Monday, April 20, 2009

Mary at the Farm

Dear Reader,

Thank you for stopping by today; we hope you had a wonderful weekend and are enjoying this new day. The sun is shining here and the birds are singing. If we had not been caring for Frankie and Evangeline while they both had fevers last night, we would have missed the birds' pre-dawn welcoming songs; so ethereal!

We have been reading a book lately that we have enjoyed very much. We downloaded and printed it from Project Gutenberg, but may end up being a "real" copy, too. It is titled "Mary at the Farm", by Edith M. Thomas, and was written in 1915. It is a "domestic manual" disguised as a novel, which is always an interesting format. The storyline follows Mary, the Great Niece, coming to visit the farm and learn from her Aunt Sarah how to set up housekeeping before her upcoming marriage.

Here are some tidbits you may enjoy (With photography by Audrey):

"The Housekeeper's Symphony"

To do the best I can, from morn till night.
And pray for added strength with coming light;
To make the family income reach alway,
With some left over for a rainy day;
To do distasteful things with happy face,
To try and keep the odds and ends in place.
To smile instead of frown at Fate,
Which placed me in a family always late
For meals; to do the sewing, mending and
The thousand small things always near at hand,
And do them always with a cheerful heart,
Because in life they seem to be my part;
To know the place of everything and keep
It there, to think, to plan, to cook, to sweep,
To brew, to bake, to answer questions,
To be the mainspring of the family clock
(Or that effect) and see that no tick, tock
Is out of time or tune, or soon or late,
This is the only symphony which I
Can ever hope to operate.

~Marion Wiley

John Landis was a successful farmer because he loved his work, and found joy in it. While not unmindful of the advantages possessed by the educated farmer of the present day, he said, "Tis not college lore our boys need so much as practical education to develop their efficiency. While much that we eat and wear comes out of the ground, we should have more farmers, the only way to lower the present high cost of living, which is such a perplexing problem to the housewife. There is almost no limit to what might be accomplished by some of our bright boys should they make agriculture a study. Luther Burbank says, "To add but one kernel of corn to each ear grown in this country in a single year would increase the supply five million bushels."

Sarah Landis loved the wholesome, earthy odors of growing plants and delighted in her flowers, particularly the perennials, which were planted promiscuously all over the yard. I have frequently heard her quote: "One is nearer God's heart in a garden than any place else on earth." And she would say, "I love the out-of-door life, in touch with the earth; the natural life of man or woman." Inside the fence of the kitchen garden were planted straight rows of both red and yellow currants, and several gooseberry bushes. In one corner of the garden, near the summer kitchen, stood a large bush of black currants, from the yellow, sweet-scented blossoms of which Aunt Sarah's bees, those "Heaven instructed mathematicians," sucked honey. Think of Aunt Sarah's buckwheat cakes, eaten with honey made from currant, clover, buckwheat, and dandelion blossoms!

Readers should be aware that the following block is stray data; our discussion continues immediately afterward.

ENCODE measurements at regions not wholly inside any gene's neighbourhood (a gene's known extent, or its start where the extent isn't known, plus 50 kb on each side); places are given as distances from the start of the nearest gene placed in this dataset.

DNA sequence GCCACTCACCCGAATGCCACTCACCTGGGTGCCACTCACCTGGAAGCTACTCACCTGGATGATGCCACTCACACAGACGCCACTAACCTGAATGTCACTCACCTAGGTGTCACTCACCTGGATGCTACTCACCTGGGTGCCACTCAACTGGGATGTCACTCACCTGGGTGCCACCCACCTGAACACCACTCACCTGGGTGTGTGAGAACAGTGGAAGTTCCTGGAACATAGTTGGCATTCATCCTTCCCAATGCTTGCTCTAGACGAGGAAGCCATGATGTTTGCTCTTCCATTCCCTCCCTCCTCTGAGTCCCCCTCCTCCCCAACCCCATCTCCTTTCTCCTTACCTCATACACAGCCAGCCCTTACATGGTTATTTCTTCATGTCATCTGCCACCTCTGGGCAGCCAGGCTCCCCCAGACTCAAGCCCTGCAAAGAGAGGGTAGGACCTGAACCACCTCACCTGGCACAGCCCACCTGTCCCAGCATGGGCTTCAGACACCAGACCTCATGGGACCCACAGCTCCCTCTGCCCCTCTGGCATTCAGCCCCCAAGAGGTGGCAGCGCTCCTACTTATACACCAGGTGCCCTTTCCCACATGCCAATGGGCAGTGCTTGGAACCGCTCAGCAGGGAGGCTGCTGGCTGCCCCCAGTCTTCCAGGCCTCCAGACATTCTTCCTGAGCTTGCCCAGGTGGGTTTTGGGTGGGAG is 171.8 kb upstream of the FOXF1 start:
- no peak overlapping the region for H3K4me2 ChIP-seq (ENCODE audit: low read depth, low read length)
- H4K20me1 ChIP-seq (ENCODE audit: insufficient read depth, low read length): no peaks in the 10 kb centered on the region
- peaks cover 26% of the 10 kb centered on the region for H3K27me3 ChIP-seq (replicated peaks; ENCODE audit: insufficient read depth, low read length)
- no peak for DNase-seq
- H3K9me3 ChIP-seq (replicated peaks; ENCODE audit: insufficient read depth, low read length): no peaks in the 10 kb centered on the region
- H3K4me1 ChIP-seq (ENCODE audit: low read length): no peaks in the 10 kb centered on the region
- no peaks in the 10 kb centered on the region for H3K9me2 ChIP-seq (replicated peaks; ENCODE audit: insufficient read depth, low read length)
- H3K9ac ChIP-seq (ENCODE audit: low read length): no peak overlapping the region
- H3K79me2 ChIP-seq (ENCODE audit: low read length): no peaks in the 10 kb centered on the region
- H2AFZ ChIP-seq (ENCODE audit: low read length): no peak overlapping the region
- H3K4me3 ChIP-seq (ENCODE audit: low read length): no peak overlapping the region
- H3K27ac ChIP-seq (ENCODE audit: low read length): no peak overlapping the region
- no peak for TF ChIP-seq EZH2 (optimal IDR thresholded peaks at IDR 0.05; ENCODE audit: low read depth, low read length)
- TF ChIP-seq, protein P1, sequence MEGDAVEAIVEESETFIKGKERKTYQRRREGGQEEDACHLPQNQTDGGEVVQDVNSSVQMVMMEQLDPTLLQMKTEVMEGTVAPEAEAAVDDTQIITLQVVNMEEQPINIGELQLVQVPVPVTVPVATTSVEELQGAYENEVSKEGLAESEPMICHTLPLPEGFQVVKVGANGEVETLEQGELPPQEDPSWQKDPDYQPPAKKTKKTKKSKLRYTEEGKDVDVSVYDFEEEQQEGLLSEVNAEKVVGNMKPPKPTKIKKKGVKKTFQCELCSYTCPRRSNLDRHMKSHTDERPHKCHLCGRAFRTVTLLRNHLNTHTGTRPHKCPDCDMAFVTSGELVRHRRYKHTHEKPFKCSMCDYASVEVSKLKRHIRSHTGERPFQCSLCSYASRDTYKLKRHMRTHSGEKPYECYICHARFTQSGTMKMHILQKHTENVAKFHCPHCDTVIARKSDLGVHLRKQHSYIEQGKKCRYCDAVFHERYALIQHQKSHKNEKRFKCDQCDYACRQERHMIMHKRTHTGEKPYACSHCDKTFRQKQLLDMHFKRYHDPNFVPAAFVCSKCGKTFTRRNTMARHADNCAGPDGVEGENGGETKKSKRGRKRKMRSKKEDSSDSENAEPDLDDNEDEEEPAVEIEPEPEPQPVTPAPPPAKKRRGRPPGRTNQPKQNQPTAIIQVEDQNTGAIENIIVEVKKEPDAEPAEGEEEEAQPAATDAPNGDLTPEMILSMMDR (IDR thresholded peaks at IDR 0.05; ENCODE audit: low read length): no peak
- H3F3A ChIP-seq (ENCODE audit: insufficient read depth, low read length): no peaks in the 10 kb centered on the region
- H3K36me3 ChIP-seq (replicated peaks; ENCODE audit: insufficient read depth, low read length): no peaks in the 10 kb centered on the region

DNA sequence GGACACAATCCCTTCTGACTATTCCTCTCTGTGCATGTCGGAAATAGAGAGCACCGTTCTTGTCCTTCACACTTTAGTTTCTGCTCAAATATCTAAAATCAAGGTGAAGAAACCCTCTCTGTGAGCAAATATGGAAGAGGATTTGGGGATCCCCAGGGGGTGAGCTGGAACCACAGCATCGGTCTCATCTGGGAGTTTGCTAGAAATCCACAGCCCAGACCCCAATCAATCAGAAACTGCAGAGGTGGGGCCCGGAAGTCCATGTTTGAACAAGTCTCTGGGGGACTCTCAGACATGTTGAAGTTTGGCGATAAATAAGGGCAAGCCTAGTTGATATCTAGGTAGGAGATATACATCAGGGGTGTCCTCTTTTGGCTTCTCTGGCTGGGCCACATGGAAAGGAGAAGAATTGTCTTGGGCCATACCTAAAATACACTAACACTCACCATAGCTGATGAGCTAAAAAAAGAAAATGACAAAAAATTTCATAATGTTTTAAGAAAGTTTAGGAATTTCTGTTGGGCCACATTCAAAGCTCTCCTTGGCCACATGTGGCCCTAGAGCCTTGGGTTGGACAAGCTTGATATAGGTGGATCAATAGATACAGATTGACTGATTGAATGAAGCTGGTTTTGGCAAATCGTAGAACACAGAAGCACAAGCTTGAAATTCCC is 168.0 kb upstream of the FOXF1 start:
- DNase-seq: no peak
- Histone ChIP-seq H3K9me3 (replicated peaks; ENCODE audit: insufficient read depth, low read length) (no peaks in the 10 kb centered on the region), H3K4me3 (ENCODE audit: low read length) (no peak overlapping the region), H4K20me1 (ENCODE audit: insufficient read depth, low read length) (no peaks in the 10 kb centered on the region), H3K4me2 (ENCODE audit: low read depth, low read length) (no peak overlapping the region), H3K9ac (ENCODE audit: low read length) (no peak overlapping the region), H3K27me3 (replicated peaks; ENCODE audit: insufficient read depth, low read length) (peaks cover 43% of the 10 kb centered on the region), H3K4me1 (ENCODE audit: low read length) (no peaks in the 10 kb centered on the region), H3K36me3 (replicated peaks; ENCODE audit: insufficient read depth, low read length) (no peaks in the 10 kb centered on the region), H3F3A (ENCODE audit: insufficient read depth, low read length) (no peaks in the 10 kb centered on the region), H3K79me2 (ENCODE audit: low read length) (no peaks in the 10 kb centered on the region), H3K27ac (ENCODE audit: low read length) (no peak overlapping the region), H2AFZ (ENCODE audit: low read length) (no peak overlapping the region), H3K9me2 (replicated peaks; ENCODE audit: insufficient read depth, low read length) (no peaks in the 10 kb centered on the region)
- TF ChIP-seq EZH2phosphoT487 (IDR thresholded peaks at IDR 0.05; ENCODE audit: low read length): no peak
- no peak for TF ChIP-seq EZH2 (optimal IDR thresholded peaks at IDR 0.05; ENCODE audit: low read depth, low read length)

"Tis not good deeds alone for which we receive our reward, but for the performance of duty well done, in however humble circumstance our lot is cast."

"Mary, sometimes small beginnings amke great endings; if you make the best of your small belongings, some day your homely surroundings will be metamorphosed into what, in your present circumstances, would seem like extravagant luxuries. An economical young couple, beginning life with a homely, home-made rag carpet, have achieved in middle-age, by their own energy and industry, carpets of tapestry and rich velvet, and costly furniture in keeping; but, never--never, dear, are they so valued, I assure you, as those inexpensive articles, conceived by our inventive brain and manufactured by our own deft fingers during our happy Springtime of life when, with our young lover husband, we built our home nest on the foundation of pure, unselfish, self-sacrificing love."

We're off to prick out our tomato seedlings now, who are sadly wanting attention (Our human babies must come before our green ones, after all!), and to see if we can beat the quack grass at its attempt at all-out invasion.

May you have a Marvellous Monday!




  1. Dear Mama,
    i like the post!!!!!!!!!
    i love you and i like you!!!!!!!!!!!!!

  2. That was lovely! Thank you very much for sharing. Hope the children feel well soon.

  3. Dear Marqueta,

    What a great post! Thank you so much for sharing.

    I especifically liked the part where the farmer says that we don't need more college educated young men, but more farmers.

    Amen to that.


    Lady M

  4. Marqueta, lovely post. I love the part about humble beginnings being so much more precious than the luxuries that are eventually won from hard work and persistence. They both are fine stages of life to be in, but I think back to when we had little furniture, but an armful of babies, and those are the best memories EVER!


    PS - I hope your babies are feeling better.



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